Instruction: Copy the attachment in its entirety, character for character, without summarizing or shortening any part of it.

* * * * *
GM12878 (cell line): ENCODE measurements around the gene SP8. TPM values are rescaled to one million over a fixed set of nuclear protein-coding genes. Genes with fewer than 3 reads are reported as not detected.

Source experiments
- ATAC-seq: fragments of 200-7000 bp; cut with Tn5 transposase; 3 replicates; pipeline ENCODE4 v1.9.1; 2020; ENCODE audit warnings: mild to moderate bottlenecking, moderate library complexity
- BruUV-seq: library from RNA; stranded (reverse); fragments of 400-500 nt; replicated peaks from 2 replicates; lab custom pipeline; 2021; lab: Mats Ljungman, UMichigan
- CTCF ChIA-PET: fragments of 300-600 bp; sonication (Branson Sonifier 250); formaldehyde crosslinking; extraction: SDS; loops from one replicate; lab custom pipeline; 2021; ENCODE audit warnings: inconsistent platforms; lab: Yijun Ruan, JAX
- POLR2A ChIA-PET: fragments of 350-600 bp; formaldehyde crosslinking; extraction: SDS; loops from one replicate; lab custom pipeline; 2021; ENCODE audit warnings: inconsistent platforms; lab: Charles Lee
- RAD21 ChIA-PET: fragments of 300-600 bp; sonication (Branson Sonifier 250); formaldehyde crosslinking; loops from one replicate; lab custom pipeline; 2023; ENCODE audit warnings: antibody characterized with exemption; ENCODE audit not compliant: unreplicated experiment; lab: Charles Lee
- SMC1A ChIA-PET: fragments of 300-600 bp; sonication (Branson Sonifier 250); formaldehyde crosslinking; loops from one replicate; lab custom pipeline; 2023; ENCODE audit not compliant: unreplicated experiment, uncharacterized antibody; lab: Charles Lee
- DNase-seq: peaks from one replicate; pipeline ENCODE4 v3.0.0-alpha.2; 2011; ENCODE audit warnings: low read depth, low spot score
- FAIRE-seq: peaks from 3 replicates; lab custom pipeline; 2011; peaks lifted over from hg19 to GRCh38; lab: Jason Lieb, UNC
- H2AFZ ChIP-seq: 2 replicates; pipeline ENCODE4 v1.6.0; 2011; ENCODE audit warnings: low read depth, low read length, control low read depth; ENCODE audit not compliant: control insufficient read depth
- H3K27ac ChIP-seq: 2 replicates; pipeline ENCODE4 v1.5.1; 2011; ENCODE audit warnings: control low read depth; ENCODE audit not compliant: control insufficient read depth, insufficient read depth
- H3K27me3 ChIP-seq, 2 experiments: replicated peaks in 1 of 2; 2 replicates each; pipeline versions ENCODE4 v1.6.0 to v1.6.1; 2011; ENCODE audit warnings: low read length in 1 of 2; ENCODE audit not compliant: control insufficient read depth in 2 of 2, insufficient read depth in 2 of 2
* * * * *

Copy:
GM12878 (cell line): ENCODE measurements around the gene SP8. TPM values are rescaled to one million over a fixed set of nuclear protein-coding genes. Genes with fewer than 3 reads are reported as not detected.

Source experiments
- ATAC-seq: fragments of 200-7000 bp; cut with Tn5 transposase; 3 replicates; pipeline ENCODE4 v1.9.1; 2020; ENCODE audit warnings: mild to moderate bottlenecking, moderate library complexity
- BruUV-seq: library from RNA; stranded (reverse); fragments of 400-500 nt; replicated peaks from 2 replicates; lab custom pipeline; 2021; lab: Mats Ljungman, UMichigan
- CTCF ChIA-PET: fragments of 300-600 bp; sonication (Branson Sonifier 250); formaldehyde crosslinking; extraction: SDS; loops from one replicate; lab custom pipeline; 2021; ENCODE audit warnings: inconsistent platforms; lab: Yijun Ruan, JAX
- POLR2A ChIA-PET: fragments of 350-600 bp; formaldehyde crosslinking; extraction: SDS; loops from one replicate; lab custom pipeline; 2021; ENCODE audit warnings: inconsistent platforms; lab: Charles Lee
- RAD21 ChIA-PET: fragments of 300-600 bp; sonication (Branson Sonifier 250); formaldehyde crosslinking; loops from one replicate; lab custom pipeline; 2023; ENCODE audit warnings: antibody characterized with exemption; ENCODE audit not compliant: unreplicated experiment; lab: Charles Lee
- SMC1A ChIA-PET: fragments of 300-600 bp; sonication (Branson Sonifier 250); formaldehyde crosslinking; loops from one replicate; lab custom pipeline; 2023; ENCODE audit not compliant: unreplicated experiment, uncharacterized antibody; lab: Charles Lee
- DNase-seq: peaks from one replicate; pipeline ENCODE4 v3.0.0-alpha.2; 2011; ENCODE audit warnings: low read depth, low spot score
- FAIRE-seq: peaks from 3 replicates; lab custom pipeline; 2011; peaks lifted over from hg19 to GRCh38; lab: Jason Lieb, UNC
- H2AFZ ChIP-seq: 2 replicates; pipeline ENCODE4 v1.6.0; 2011; ENCODE audit warnings: low read depth, low read length, control low read depth; ENCODE audit not compliant: control insufficient read depth
- H3K27ac ChIP-seq: 2 replicates; pipeline ENCODE4 v1.5.1; 2011; ENCODE audit warnings: control low read depth; ENCODE audit not compliant: control insufficient read depth, insufficient read depth
- H3K27me3 ChIP-seq, 2 experiments: replicated peaks in 1 of 2; 2 replicates each; pipeline versions ENCODE4 v1.6.0 to v1.6.1; 2011; ENCODE audit warnings: low read length in 1 of 2; ENCODE audit not compliant: control insufficient read depth in 2 of 2, insufficient read depth in 2 of 2